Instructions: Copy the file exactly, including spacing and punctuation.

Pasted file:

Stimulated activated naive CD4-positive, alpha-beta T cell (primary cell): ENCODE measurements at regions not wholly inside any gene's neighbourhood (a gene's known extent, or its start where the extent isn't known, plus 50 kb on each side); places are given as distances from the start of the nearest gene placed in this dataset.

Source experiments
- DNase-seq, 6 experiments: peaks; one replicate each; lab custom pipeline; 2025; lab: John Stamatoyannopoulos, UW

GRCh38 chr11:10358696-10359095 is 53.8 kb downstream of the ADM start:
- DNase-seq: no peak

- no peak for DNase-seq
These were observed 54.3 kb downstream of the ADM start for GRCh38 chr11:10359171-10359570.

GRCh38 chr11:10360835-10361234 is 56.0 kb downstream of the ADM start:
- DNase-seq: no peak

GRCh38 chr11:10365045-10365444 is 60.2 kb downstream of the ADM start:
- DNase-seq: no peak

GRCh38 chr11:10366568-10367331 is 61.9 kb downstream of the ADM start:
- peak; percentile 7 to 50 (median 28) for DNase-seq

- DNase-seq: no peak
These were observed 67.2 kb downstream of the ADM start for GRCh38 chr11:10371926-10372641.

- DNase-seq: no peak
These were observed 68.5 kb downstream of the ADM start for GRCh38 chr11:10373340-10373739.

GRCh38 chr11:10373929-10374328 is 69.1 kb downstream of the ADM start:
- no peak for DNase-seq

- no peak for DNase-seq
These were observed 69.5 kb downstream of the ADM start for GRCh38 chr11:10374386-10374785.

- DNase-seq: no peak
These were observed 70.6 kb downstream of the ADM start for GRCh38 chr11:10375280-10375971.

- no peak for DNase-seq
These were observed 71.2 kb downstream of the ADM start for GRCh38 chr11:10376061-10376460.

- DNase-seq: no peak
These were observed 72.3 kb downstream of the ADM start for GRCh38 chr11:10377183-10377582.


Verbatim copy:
Stimulated activated naive CD4-positive, alpha-beta T cell (primary cell): ENCODE measurements at regions not wholly inside any gene's neighbourhood (a gene's known extent, or its start where the extent isn't known, plus 50 kb on each side); places are given as distances from the start of the nearest gene placed in this dataset.

Source experiments
- DNase-seq, 6 experiments: peaks; one replicate each; lab custom pipeline; 2025; lab: John Stamatoyannopoulos, UW

GRCh38 chr11:10358696-10359095 is 53.8 kb downstream of the ADM start:
- DNase-seq: no peak

- no peak for DNase-seq
These were observed 54.3 kb downstream of the ADM start for GRCh38 chr11:10359171-10359570.

GRCh38 chr11:10360835-10361234 is 56.0 kb downstream of the ADM start:
- DNase-seq: no peak

GRCh38 chr11:10365045-10365444 is 60.2 kb downstream of the ADM start:
- DNase-seq: no peak

GRCh38 chr11:10366568-10367331 is 61.9 kb downstream of the ADM start:
- peak; percentile 7 to 50 (median 28) for DNase-seq

- DNase-seq: no peak
These were observed 67.2 kb downstream of the ADM start for GRCh38 chr11:10371926-10372641.

- DNase-seq: no peak
These were observed 68.5 kb downstream of the ADM start for GRCh38 chr11:10373340-10373739.

GRCh38 chr11:10373929-10374328 is 69.1 kb downstream of the ADM start:
- no peak for DNase-seq

- no peak for DNase-seq
These were observed 69.5 kb downstream of the ADM start for GRCh38 chr11:10374386-10374785.

- DNase-seq: no peak
These were observed 70.6 kb downstream of the ADM start for GRCh38 chr11:10375280-10375971.

- no peak for DNase-seq
These were observed 71.2 kb downstream of the ADM start for GRCh38 chr11:10376061-10376460.

- DNase-seq: no peak
These were observed 72.3 kb downstream of the ADM start for GRCh38 chr11:10377183-10377582.